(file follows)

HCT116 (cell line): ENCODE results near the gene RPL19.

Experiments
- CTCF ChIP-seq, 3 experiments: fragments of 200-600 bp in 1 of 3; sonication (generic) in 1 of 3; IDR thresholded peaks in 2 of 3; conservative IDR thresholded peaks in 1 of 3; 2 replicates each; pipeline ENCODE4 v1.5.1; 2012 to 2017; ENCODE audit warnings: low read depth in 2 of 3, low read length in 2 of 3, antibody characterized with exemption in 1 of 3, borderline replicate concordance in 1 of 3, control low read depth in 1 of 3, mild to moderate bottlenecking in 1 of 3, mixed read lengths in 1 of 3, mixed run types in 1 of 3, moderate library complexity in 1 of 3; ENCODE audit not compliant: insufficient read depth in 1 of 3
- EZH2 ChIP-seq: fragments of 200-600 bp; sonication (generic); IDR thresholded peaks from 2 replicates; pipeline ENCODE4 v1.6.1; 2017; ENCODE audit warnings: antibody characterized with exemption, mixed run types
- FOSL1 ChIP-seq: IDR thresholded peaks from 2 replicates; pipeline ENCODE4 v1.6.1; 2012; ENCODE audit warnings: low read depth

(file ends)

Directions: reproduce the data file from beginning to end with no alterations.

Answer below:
HCT116 (cell line): ENCODE results near the gene RPL19.

Experiments
- CTCF ChIP-seq, 3 experiments: fragments of 200-600 bp in 1 of 3; sonication (generic) in 1 of 3; IDR thresholded peaks in 2 of 3; conservative IDR thresholded peaks in 1 of 3; 2 replicates each; pipeline ENCODE4 v1.5.1; 2012 to 2017; ENCODE audit warnings: low read depth in 2 of 3, low read length in 2 of 3, antibody characterized with exemption in 1 of 3, borderline replicate concordance in 1 of 3, control low read depth in 1 of 3, mild to moderate bottlenecking in 1 of 3, mixed read lengths in 1 of 3, mixed run types in 1 of 3, moderate library complexity in 1 of 3; ENCODE audit not compliant: insufficient read depth in 1 of 3
- EZH2 ChIP-seq: fragments of 200-600 bp; sonication (generic); IDR thresholded peaks from 2 replicates; pipeline ENCODE4 v1.6.1; 2017; ENCODE audit warnings: antibody characterized with exemption, mixed run types
- FOSL1 ChIP-seq: IDR thresholded peaks from 2 replicates; pipeline ENCODE4 v1.6.1; 2012; ENCODE audit warnings: low read depth